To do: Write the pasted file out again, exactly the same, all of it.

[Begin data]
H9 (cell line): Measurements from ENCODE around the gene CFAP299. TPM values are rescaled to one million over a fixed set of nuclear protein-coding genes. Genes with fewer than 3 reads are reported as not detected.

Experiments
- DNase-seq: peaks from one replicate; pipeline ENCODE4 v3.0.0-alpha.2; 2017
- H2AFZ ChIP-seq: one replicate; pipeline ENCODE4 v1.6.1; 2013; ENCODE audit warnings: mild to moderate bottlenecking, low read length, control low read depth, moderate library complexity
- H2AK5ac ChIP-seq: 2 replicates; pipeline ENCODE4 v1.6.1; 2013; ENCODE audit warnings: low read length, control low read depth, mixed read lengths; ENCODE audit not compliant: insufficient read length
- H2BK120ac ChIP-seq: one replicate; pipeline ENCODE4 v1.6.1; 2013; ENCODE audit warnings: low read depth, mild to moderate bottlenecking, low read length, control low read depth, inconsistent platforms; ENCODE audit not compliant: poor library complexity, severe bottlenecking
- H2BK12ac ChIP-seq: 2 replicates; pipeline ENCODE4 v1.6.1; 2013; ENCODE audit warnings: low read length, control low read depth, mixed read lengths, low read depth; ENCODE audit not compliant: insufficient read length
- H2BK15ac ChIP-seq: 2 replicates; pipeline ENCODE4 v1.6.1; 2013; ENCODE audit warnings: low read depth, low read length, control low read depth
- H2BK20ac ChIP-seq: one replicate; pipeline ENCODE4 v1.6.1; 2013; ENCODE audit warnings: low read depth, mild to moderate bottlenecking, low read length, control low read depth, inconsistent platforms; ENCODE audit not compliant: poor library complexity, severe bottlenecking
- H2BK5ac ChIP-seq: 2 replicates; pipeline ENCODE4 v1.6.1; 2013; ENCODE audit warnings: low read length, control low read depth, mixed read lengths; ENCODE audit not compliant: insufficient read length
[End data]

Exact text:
H9 (cell line): Measurements from ENCODE around the gene CFAP299. TPM values are rescaled to one million over a fixed set of nuclear protein-coding genes. Genes with fewer than 3 reads are reported as not detected.

Experiments
- DNase-seq: peaks from one replicate; pipeline ENCODE4 v3.0.0-alpha.2; 2017
- H2AFZ ChIP-seq: one replicate; pipeline ENCODE4 v1.6.1; 2013; ENCODE audit warnings: mild to moderate bottlenecking, low read length, control low read depth, moderate library complexity
- H2AK5ac ChIP-seq: 2 replicates; pipeline ENCODE4 v1.6.1; 2013; ENCODE audit warnings: low read length, control low read depth, mixed read lengths; ENCODE audit not compliant: insufficient read length
- H2BK120ac ChIP-seq: one replicate; pipeline ENCODE4 v1.6.1; 2013; ENCODE audit warnings: low read depth, mild to moderate bottlenecking, low read length, control low read depth, inconsistent platforms; ENCODE audit not compliant: poor library complexity, severe bottlenecking
- H2BK12ac ChIP-seq: 2 replicates; pipeline ENCODE4 v1.6.1; 2013; ENCODE audit warnings: low read length, control low read depth, mixed read lengths, low read depth; ENCODE audit not compliant: insufficient read length
- H2BK15ac ChIP-seq: 2 replicates; pipeline ENCODE4 v1.6.1; 2013; ENCODE audit warnings: low read depth, low read length, control low read depth
- H2BK20ac ChIP-seq: one replicate; pipeline ENCODE4 v1.6.1; 2013; ENCODE audit warnings: low read depth, mild to moderate bottlenecking, low read length, control low read depth, inconsistent platforms; ENCODE audit not compliant: poor library complexity, severe bottlenecking
- H2BK5ac ChIP-seq: 2 replicates; pipeline ENCODE4 v1.6.1; 2013; ENCODE audit warnings: low read length, control low read depth, mixed read lengths; ENCODE audit not compliant: insufficient read length